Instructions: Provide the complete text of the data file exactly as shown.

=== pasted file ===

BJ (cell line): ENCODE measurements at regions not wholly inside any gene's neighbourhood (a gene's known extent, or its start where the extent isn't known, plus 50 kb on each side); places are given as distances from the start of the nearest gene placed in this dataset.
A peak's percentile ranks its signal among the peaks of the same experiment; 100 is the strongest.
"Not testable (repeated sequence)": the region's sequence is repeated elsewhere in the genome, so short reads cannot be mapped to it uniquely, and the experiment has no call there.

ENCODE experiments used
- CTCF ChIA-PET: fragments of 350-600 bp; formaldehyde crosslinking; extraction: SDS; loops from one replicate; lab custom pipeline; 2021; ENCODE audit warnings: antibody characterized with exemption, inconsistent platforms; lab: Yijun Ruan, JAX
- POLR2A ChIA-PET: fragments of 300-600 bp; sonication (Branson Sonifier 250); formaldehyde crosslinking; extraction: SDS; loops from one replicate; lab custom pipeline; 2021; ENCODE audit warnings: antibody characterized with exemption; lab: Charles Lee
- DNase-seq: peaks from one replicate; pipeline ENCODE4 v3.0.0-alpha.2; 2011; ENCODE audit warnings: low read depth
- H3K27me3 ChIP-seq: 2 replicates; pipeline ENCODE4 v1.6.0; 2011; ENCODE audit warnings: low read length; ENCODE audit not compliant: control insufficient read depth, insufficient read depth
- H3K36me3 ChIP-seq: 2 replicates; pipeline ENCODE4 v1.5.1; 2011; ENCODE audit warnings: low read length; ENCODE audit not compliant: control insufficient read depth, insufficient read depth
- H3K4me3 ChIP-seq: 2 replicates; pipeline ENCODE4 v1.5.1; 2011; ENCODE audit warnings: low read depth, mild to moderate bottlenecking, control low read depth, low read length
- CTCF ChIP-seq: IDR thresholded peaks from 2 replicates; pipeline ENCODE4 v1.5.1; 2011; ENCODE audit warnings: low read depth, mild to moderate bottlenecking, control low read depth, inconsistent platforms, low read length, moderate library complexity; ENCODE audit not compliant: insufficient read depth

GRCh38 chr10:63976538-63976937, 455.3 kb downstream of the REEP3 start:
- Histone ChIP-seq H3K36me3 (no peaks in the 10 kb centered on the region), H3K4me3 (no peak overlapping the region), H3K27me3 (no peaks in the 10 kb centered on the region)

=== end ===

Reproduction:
BJ (cell line): ENCODE measurements at regions not wholly inside any gene's neighbourhood (a gene's known extent, or its start where the extent isn't known, plus 50 kb on each side); places are given as distances from the start of the nearest gene placed in this dataset.
A peak's percentile ranks its signal among the peaks of the same experiment; 100 is the strongest.
"Not testable (repeated sequence)": the region's sequence is repeated elsewhere in the genome, so short reads cannot be mapped to it uniquely, and the experiment has no call there.

ENCODE experiments used
- CTCF ChIA-PET: fragments of 350-600 bp; formaldehyde crosslinking; extraction: SDS; loops from one replicate; lab custom pipeline; 2021; ENCODE audit warnings: antibody characterized with exemption, inconsistent platforms; lab: Yijun Ruan, JAX
- POLR2A ChIA-PET: fragments of 300-600 bp; sonication (Branson Sonifier 250); formaldehyde crosslinking; extraction: SDS; loops from one replicate; lab custom pipeline; 2021; ENCODE audit warnings: antibody characterized with exemption; lab: Charles Lee
- DNase-seq: peaks from one replicate; pipeline ENCODE4 v3.0.0-alpha.2; 2011; ENCODE audit warnings: low read depth
- H3K27me3 ChIP-seq: 2 replicates; pipeline ENCODE4 v1.6.0; 2011; ENCODE audit warnings: low read length; ENCODE audit not compliant: control insufficient read depth, insufficient read depth
- H3K36me3 ChIP-seq: 2 replicates; pipeline ENCODE4 v1.5.1; 2011; ENCODE audit warnings: low read length; ENCODE audit not compliant: control insufficient read depth, insufficient read depth
- H3K4me3 ChIP-seq: 2 replicates; pipeline ENCODE4 v1.5.1; 2011; ENCODE audit warnings: low read depth, mild to moderate bottlenecking, control low read depth, low read length
- CTCF ChIP-seq: IDR thresholded peaks from 2 replicates; pipeline ENCODE4 v1.5.1; 2011; ENCODE audit warnings: low read depth, mild to moderate bottlenecking, control low read depth, inconsistent platforms, low read length, moderate library complexity; ENCODE audit not compliant: insufficient read depth

GRCh38 chr10:63976538-63976937, 455.3 kb downstream of the REEP3 start:
- Histone ChIP-seq H3K36me3 (no peaks in the 10 kb centered on the region), H3K4me3 (no peak overlapping the region), H3K27me3 (no peaks in the 10 kb centered on the region)